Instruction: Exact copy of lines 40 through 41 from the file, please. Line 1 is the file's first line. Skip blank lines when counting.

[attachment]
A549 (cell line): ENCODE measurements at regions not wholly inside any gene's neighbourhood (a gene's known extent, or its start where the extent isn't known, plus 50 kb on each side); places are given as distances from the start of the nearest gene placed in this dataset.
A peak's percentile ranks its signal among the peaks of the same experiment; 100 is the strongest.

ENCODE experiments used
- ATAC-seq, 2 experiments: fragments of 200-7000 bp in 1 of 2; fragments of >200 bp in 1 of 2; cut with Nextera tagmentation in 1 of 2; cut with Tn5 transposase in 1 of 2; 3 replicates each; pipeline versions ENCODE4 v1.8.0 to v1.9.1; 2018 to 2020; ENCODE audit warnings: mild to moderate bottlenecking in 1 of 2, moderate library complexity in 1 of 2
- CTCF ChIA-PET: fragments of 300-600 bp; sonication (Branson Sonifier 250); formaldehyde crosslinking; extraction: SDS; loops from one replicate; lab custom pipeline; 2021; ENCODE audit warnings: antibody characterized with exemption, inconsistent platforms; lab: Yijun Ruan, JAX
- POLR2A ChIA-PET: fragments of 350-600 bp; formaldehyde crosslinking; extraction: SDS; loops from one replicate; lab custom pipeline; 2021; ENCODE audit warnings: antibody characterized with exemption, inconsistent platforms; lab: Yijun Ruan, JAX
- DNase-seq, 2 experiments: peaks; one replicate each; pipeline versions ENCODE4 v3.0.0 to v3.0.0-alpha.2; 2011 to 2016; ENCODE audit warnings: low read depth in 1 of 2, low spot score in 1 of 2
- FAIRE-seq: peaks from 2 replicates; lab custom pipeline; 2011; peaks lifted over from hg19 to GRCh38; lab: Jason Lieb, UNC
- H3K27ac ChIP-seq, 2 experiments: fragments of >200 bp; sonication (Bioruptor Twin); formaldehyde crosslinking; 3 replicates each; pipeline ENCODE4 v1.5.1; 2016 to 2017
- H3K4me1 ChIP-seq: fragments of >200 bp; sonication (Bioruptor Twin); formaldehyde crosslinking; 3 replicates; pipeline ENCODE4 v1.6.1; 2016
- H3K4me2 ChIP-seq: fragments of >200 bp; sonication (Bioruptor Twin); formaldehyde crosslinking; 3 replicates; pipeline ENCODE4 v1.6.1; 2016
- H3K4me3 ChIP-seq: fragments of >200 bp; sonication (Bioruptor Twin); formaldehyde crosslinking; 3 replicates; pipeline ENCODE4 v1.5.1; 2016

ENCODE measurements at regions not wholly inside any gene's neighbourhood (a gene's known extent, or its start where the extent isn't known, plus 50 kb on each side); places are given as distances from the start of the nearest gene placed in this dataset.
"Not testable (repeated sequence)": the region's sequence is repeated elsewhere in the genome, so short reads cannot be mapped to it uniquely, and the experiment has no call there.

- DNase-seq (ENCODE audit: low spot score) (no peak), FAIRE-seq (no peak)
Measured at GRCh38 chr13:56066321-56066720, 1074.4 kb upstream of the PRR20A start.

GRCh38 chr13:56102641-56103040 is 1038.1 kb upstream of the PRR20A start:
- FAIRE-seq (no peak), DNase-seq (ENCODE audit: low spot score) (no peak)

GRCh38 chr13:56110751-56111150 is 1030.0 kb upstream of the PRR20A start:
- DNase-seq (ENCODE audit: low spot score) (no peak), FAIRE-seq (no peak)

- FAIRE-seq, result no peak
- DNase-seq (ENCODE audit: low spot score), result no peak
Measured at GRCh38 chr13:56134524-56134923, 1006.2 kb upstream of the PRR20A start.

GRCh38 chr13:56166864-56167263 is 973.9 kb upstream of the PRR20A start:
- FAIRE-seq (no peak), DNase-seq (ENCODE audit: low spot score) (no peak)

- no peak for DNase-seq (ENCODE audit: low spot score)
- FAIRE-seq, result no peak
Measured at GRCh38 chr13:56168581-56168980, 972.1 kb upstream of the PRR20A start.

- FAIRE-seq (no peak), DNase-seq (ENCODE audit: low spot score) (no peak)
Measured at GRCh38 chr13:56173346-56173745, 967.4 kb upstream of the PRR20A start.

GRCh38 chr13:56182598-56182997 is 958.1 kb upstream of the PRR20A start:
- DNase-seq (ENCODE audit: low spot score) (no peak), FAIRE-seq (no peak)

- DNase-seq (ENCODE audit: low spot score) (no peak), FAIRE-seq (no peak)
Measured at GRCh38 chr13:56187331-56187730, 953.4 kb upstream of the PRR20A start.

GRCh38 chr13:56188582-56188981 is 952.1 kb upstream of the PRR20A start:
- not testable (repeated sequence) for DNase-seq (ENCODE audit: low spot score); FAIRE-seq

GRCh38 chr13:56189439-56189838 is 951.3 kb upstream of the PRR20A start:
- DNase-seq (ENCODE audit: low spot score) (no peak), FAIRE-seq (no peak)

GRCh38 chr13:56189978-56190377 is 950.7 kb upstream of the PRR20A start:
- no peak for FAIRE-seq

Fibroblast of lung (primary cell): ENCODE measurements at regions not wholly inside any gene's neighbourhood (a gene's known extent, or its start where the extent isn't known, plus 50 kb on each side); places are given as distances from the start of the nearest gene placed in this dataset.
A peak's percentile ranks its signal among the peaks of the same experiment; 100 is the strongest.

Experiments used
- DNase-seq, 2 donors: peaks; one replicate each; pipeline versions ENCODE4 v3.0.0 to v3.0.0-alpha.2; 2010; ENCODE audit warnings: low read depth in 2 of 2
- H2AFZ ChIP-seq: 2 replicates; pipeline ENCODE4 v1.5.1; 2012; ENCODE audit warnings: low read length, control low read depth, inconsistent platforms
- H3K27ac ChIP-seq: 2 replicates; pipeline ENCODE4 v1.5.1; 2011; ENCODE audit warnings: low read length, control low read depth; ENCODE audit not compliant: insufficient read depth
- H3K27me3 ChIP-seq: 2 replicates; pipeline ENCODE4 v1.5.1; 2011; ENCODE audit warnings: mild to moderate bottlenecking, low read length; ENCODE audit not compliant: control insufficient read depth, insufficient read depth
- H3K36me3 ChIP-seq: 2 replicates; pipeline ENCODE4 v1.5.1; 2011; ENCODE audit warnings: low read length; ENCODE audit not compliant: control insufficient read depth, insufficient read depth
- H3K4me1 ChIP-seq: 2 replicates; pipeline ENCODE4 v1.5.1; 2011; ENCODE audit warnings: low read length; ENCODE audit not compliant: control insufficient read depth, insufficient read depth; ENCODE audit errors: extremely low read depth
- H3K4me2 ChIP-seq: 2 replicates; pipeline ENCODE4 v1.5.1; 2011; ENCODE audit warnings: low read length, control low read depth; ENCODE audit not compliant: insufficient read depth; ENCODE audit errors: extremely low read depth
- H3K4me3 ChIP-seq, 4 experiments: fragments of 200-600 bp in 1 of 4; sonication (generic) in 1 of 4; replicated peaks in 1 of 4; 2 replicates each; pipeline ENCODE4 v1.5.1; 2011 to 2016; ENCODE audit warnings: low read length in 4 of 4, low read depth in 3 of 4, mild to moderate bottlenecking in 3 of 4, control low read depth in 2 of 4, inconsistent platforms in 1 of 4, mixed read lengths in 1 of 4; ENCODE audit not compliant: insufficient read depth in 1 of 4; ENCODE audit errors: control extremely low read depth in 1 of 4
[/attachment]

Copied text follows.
- no peak for FAIRE-seq

Fibroblast of lung (primary cell): ENCODE measurements at regions not wholly inside any gene's neighbourhood (a gene's known extent, or its start where the extent isn't known, plus 50 kb on each side); places are given as distances from the start of the nearest gene placed in this dataset.